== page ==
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Thread: Breakdown of R1b subclades in Italy (Boattini et al.)

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    3 out of 3 members found this post helpful.

    Post Breakdown of R1b subclades in Italy (Boattini et al.)

    I have counted the samples for each R1b subclade in the new study of Italian Y-chromosomes by Boattini et al. and calculated the percentages for R1b for each province.

    The two most interesting R1b subclades in Italy are R1b-U152, which I believe to be associated with the Italic migrations, and R1b-M269 (which also includes L23, not tested in this study), which is generally found in Greece, Anatolia and the Balkans, and can be linked to the Etruscan (in the northern half) and Greek (in the southern half) colonisations of the Italian peninsula. Both the Greeks and the Etruscans carried many other Y-DNA haplogroups alongside R1b-M269, mainly E1b1b, G2a and J2. Italic people were essentially R1b-U152, but probably also had some R1b-P312 and G2a, and perhaps even J2b and R1a.

    [EDIT:] It is also possible that M269 or L23 came with the Trojans after the destruction of Troy by the Greeks circa 1200 BCE. According to the legend, some Trojans escaped to Italy and became the ancestors of the Romans. Another candidate for the Trojan haplogroup is R1b-U152 itself, as U152 is generally associated with the expansion of the Hallstatt and La Tène cultures, which suddenly started around 1200 BCE, just after the destruction of Troy. Did the Trojans found the Hallstatt culture in addition to Rome ? It's not excluded.

    In my opinion, the Romans, who had mixed Italic, Etruscan and Greek origins, carried both U152 and M269 lineages. However, by looking at the European-wide distribution of both lineages, it seems that the Romans carried far more U152 than M269, since U152 can be found all over the former Roman Empire, generally at frequencies of minimum 5% in places like Iberia, Britain, the Rhineland, the Balkans, Romania, and Greece. U152 is much rarer in parts of Europe that had no Roman connection, such as Ireland, Scandinavia or Northeast Europe. It is also found in North Africa (1 to 5%). M269, on the other hand, is really typical of the territory of Magna Graecia, and only occasionally found in Western Europe (less than 1%).


    North Italy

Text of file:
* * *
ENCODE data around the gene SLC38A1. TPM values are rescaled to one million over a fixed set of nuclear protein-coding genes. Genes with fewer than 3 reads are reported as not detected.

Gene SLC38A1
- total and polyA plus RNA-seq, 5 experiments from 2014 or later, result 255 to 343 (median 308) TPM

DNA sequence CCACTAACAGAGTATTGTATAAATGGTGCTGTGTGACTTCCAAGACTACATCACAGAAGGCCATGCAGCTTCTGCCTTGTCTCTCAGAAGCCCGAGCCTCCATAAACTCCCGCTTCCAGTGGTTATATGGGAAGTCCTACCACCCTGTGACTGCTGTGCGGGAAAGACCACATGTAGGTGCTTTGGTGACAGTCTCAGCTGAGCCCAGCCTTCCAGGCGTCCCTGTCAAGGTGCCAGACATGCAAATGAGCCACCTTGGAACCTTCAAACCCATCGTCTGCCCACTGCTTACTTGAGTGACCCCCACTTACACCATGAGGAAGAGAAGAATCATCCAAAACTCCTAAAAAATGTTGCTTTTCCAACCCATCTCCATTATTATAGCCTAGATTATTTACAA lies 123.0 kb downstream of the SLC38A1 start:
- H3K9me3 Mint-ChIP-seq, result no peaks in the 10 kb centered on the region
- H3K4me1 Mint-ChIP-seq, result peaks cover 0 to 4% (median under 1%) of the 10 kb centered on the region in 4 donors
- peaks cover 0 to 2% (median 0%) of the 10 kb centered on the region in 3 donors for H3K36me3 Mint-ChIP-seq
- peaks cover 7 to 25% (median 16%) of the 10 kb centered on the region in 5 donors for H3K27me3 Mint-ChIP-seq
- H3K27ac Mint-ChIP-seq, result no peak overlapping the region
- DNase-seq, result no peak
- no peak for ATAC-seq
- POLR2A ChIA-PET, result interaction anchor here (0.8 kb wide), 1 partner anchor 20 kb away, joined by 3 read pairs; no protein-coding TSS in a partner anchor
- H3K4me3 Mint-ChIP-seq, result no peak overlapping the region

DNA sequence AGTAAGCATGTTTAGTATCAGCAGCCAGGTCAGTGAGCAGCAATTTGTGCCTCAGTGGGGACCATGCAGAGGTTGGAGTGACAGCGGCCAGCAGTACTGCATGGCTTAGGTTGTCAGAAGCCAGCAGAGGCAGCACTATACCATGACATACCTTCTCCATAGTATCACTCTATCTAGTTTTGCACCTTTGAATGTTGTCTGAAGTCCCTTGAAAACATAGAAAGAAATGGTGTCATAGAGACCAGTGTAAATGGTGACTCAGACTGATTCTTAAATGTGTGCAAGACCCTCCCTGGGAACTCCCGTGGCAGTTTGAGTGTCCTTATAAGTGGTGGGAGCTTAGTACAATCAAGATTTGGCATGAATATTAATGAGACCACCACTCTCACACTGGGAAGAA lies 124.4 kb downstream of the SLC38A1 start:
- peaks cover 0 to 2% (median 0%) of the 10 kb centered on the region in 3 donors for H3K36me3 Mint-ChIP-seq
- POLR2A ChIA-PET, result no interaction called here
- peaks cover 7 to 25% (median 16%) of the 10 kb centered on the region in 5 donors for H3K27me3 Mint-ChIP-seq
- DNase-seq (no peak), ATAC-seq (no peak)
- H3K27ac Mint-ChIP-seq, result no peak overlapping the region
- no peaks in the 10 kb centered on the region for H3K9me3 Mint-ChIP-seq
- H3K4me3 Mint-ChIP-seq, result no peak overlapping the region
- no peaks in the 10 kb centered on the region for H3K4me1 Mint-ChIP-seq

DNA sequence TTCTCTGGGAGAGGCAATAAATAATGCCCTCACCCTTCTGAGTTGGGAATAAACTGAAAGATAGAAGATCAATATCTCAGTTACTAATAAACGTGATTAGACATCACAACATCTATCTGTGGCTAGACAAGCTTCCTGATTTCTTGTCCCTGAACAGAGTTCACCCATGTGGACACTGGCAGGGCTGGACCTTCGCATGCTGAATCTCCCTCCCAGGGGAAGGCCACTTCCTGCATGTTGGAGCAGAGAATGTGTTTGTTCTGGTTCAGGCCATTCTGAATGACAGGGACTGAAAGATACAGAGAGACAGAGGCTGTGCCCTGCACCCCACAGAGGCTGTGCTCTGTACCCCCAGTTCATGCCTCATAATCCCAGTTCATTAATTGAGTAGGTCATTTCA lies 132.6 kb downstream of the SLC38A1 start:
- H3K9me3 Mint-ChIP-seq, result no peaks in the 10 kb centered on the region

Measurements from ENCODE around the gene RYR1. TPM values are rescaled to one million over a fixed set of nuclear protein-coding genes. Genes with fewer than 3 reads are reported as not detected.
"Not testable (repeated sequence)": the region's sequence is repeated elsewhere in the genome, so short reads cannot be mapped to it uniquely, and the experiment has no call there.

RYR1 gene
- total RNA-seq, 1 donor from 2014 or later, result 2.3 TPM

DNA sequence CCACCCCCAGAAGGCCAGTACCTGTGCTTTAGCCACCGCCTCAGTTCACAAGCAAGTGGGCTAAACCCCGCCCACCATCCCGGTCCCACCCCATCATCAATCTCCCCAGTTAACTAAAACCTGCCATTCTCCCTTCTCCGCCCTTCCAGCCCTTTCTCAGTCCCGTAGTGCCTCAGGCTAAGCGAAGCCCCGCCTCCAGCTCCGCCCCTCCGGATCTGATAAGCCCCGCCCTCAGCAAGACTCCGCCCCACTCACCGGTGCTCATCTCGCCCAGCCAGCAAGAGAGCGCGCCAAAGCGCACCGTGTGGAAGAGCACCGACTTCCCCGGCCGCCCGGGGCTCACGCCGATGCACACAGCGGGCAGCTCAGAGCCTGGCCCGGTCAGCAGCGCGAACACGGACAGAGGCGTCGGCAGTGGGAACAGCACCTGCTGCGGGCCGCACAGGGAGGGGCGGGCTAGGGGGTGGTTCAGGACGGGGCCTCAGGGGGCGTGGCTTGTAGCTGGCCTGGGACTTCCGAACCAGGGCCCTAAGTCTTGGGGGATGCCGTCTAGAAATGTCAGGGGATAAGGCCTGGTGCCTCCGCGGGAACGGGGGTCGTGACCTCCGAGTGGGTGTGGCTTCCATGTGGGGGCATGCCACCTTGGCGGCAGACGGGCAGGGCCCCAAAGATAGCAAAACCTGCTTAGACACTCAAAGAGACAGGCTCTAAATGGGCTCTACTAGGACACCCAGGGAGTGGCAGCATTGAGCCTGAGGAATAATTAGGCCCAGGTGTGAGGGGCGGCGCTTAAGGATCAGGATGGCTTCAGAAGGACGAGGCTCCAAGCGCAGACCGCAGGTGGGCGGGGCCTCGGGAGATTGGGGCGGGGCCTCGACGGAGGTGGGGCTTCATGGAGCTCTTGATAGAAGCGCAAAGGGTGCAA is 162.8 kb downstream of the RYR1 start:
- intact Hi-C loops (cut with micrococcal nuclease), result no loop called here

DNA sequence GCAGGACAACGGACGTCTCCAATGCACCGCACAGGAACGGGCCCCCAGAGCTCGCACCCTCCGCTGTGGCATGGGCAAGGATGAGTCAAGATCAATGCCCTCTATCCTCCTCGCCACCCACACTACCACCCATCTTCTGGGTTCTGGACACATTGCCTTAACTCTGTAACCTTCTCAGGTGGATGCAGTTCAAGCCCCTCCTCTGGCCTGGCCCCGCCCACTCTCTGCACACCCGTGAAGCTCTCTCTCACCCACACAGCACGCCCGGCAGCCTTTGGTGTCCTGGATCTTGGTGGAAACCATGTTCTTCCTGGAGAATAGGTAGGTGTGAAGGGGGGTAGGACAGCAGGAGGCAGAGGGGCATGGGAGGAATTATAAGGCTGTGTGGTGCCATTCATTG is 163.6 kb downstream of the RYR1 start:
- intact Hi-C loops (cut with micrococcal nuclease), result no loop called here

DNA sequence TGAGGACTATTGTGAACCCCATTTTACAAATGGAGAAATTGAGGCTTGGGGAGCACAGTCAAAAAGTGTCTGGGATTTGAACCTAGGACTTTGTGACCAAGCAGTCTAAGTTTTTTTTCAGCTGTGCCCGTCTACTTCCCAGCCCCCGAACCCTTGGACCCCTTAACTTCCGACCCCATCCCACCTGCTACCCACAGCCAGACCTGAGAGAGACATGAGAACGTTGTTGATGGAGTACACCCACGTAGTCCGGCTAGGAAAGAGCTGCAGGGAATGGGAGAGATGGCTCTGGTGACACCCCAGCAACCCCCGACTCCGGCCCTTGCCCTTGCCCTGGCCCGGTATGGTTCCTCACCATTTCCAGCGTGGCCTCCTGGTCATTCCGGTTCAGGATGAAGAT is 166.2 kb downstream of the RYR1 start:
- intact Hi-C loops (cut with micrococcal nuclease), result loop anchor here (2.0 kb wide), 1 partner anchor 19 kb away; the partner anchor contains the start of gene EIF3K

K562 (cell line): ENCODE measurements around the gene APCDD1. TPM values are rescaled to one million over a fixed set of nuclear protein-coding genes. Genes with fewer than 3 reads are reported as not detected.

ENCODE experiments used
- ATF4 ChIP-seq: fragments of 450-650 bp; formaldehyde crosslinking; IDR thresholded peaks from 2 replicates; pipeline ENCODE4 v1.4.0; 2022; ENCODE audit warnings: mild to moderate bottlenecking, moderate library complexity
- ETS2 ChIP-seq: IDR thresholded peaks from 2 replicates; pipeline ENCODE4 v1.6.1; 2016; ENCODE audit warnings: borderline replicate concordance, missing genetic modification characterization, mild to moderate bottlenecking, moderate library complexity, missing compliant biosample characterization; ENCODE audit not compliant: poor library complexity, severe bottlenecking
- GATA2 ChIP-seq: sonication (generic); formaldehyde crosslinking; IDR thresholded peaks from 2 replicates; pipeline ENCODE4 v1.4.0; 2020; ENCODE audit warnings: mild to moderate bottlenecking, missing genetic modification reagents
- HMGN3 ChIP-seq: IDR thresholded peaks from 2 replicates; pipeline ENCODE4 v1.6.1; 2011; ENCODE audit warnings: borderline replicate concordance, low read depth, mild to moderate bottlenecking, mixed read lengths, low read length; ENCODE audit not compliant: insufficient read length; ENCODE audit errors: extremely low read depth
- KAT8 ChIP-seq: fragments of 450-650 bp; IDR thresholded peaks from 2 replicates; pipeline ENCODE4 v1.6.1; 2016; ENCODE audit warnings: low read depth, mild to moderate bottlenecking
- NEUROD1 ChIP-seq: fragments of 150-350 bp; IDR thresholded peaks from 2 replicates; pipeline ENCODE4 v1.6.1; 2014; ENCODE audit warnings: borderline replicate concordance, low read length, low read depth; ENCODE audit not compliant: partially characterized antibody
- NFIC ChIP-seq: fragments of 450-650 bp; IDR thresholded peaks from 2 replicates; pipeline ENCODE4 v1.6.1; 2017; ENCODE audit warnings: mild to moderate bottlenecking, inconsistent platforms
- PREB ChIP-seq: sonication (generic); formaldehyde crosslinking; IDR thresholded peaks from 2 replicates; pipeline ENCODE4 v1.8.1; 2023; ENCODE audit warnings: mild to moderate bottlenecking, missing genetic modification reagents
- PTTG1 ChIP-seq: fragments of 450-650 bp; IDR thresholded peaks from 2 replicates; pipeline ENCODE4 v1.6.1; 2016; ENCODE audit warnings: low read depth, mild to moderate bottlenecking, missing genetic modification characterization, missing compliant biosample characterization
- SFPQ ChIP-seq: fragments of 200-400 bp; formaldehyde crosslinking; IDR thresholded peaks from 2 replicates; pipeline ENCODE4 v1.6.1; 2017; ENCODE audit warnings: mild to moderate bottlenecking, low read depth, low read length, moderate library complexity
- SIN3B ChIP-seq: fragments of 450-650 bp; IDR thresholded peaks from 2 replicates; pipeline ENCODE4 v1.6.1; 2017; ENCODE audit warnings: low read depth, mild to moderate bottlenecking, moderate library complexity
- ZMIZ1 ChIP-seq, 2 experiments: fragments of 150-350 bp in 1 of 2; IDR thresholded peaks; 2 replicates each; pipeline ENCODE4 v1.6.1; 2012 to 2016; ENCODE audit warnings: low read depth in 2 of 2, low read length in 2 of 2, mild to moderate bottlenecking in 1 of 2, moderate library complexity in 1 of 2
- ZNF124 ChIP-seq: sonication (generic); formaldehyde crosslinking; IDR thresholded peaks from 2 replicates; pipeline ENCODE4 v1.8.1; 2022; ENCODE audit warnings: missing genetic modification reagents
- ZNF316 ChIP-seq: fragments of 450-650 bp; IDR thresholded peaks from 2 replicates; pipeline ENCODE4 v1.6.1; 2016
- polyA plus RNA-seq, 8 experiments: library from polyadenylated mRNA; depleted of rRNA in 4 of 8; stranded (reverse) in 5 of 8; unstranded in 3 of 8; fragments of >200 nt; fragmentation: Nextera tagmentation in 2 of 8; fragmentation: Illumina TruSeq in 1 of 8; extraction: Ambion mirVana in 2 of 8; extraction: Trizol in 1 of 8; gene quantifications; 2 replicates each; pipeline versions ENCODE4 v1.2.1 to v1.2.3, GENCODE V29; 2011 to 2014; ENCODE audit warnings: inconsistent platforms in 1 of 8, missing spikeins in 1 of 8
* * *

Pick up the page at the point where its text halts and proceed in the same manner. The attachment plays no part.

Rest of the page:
In Cuneo, south-west Piedmont, 16 out of 30 samples are R1b (53.5%). Among them we find eleven Italic U152 (36.5%), three Celtic P312 (10%), and one probably Celtic L21. M269 = 0%.

    In Savona/Genova, central Liguria, 26 out of 50 samples are R1b (52%). Among them we find eleven Italic U152 (22%), ten Celtic P312 (20%), three Greco-Etruscan M269 (6%), and one probably Celtic L21.

    In Como, north-west Lombardy, 22 out of 41 samples are R1b (53.5%). Among them we find nine Italic U152 (22%), four Celtic P312 (10%), four Greco-Etruscan M269 (9.5%), three Germanic U106 (incl. one L48), and two Celtic SRY2627.

    In Brescia, north-east Lombardy, 25 out of 39 samples are R1b (64%). Among them we find twenty Italic U152 (51% !), two Celtic P312, one Germanic L48, and one probably Celtic L21. M269 = 0%.

    In Vicenza, central-west Veneto, 12 out of 40 samples are R1b (30%). Among them we find four Italic U152 (22%), three Celtic P312, two Germanic U106 (incl. one L48), two Greco-Etruscan M269 (11%), and one Middle Eastern M343.

    In Treviso, central-east Veneto, 16 out of 30 samples are R1b (53.5%). Among them we find ten Italic U152 (33.5%, incl. eight L2), three Greco-Etruscan M269 (10%), two Germanic L48, and one Celtic P312.

    In Bologna, central Emilia-Romagna, 17 out of 29 samples are R1b (58.5%). Among them we find nine Italic U152 (31%), three probably Celtic L21, two Greco-Etruscan M269 (7%), two Celtic P312, and one Germanic L48.


    Unsurprisingly, M269 is higher around the Po Valley, which was part of Etruria, but absent from western Piedmont, which had no Etruscan or Greek connection.


    Central Italy

    In La Spezia-Massa, north-west Tuscany, 17 out of 24 samples are R1b (71%). Among them we find nine Italic U152 (37.5%), four Celtic P312, two probably Celtic L21, and two Greco-Etruscan M269 (8.5%).

    In Pistoia, central-north Tuscany, 8 out of 13 samples are R1b (61.5%). Among them we find five Italic U152 (38.5%), one Celtic P312, one Germanic U106, and one Greco-Etruscan M269 (7.5%).

    In Grosetto-Siena, southern Tuscany, only 42 out of 86 samples are R1b (49%). Among them we find 32 Italic U152 (37%), five Greco-Etruscan M269 (6%), four Germanic U106 (incl. one L48), and one Celtic P312.

    In Foligno, central-east Umbria, 14 out of 37 samples are R1b (38%). Among them we find nine Italic U152 (24.5%), two Greco-Etruscan M269 (5.5%), two Celtic P312, and one Germanic L48.